So we start by simply making a socket and giving it the server IP address. We then start a ten second timeout loop that attempts to establish a connection to the server. If the connection doesn’t complete within the ten second limit, we tell the user that the connection check failed and shut down the script. Now that we have this basic function, we can make the function to read the word list the user gives us:
This function is also simple. We take a file path as an argument to the function and print that we’re reading the word list. Then we open the file and read the contents. When we read the file, we also strip the extra newline character off the end and split the file contents at every remaining newline. This will result in a list of passwords that we need to try. After we store this list in a global variable, we close the file and move on. If we fail to read the word list, we tell the user and quit the script. Now that we have these two functions to prepare for the attack, we can build the function that will actually attempt to log into the server:
This function is very important, as it is the one that will actually crack the password for us. We start by making a new TCP socket and connecting it to the FTP server. We then wait to receive the banner of the FTP server. Once we receive the banner, we send the user name and wait for the password prompt. We then send our password attempt to the server. This time, we’re going to receive the data from the server and store it in a variable. This data should contain the result of our login attempt.
Now that we have the result from our login attempt, we check it for the string “230”, as this is the FTP response code for a successful login. We return false unless the received data contains “230” and if it passes this check, we return true. If an error is raised in this function, we just return false. Now that we have all our functions, it’s time to use them:
To start our attack, we call our functions to check the target server and read the word list. Once these actions are completed, we tell the user that we’re starting the attack. We then enter a loop that calls our password cracking function for every password in the list. If the password is correct, we present the credentials to the user and shutdown the script. Thats it, our script is complete. Now it’s time to test it out.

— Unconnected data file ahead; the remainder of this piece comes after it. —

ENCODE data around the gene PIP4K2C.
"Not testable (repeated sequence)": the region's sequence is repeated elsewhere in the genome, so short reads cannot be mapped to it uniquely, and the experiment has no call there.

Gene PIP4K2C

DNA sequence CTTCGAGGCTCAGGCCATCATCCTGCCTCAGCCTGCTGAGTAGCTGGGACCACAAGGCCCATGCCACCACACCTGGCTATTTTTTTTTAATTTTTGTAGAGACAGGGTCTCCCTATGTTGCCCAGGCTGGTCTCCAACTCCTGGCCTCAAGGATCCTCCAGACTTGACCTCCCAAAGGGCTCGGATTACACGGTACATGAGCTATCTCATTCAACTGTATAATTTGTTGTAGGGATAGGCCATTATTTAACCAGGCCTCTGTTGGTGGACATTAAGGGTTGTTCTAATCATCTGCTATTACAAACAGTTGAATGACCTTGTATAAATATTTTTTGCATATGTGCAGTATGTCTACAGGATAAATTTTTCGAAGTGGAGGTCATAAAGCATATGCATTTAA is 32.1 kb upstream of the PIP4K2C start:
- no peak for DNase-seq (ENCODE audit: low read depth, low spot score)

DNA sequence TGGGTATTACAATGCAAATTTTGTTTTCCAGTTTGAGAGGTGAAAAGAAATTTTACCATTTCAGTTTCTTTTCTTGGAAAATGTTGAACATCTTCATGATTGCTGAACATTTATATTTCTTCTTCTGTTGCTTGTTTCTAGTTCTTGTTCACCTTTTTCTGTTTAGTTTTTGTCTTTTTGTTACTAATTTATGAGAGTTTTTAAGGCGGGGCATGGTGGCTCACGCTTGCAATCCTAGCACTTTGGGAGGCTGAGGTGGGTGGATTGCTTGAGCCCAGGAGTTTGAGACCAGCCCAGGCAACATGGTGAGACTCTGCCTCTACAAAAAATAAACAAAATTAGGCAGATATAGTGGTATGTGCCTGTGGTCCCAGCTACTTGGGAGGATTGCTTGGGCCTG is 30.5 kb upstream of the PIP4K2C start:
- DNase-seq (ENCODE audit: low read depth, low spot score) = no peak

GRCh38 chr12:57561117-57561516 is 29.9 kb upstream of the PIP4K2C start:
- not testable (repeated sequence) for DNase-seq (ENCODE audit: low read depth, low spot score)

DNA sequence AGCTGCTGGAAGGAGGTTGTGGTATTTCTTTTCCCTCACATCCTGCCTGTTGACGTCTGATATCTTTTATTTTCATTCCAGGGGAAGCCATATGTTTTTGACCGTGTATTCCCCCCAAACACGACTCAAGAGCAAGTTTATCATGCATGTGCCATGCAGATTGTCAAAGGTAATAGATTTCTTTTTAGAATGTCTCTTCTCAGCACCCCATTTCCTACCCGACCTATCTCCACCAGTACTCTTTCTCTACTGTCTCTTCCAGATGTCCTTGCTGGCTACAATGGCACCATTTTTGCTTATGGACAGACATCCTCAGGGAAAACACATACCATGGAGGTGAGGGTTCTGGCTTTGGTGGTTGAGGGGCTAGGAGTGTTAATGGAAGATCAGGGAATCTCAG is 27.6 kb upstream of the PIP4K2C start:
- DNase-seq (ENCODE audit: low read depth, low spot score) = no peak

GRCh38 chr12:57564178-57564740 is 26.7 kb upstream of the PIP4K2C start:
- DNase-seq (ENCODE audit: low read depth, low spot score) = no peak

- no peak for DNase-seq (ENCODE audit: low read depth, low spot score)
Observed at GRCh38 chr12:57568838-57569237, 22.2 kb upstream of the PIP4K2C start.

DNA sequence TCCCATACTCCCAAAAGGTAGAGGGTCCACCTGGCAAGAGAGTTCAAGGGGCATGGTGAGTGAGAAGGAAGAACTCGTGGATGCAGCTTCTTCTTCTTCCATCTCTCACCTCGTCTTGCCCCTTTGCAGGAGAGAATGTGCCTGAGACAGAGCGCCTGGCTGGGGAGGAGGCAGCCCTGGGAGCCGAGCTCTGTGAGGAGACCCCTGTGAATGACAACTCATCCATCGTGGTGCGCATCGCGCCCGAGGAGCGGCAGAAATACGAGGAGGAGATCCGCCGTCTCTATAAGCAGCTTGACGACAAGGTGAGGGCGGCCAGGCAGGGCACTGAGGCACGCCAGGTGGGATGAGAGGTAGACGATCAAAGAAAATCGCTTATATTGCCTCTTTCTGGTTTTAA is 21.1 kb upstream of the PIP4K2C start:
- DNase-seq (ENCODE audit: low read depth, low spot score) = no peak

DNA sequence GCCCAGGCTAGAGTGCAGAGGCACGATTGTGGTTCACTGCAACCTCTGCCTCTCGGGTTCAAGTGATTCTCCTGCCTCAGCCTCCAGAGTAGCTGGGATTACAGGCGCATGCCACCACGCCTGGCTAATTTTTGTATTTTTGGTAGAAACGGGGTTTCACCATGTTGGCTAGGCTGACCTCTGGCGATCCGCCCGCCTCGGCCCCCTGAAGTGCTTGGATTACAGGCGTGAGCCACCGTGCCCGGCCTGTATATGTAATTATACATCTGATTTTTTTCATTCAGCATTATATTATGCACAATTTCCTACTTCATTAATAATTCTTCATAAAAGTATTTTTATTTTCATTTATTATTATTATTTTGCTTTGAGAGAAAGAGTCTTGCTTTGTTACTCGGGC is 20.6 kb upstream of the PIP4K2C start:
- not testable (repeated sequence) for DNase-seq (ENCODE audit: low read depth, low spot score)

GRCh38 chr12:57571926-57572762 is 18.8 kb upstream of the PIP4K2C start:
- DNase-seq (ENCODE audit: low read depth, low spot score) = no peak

Testing our brute forcer
First, we’ll build our word list. Since this is just an example, our word list will be very short. In a real scenario these word lists will be extremely long. Let’s take a look at our word list:
Alright, so we have a very basic word list. Now let’s run our script with no arguments in order to see the usage line:
Now that we know what arguments we need to use, let’s execute our script again and pass our arguments to it. Once we start the script, we should see the output of it checking the server and reading the word list. Then, after some waiting, we should see the successful brute force of the FTP server password:
There we have it, we launched a successful brute force attack! Brute force attacks are nothing new to us, as we’ve built an SSH brute forcer before. But we’ve never taken the time to go in depth as to what exactly a brute force attack is. These attacks can be very important when all else fails, so it’s good to know how they work. This script was merely an example to further our understanding!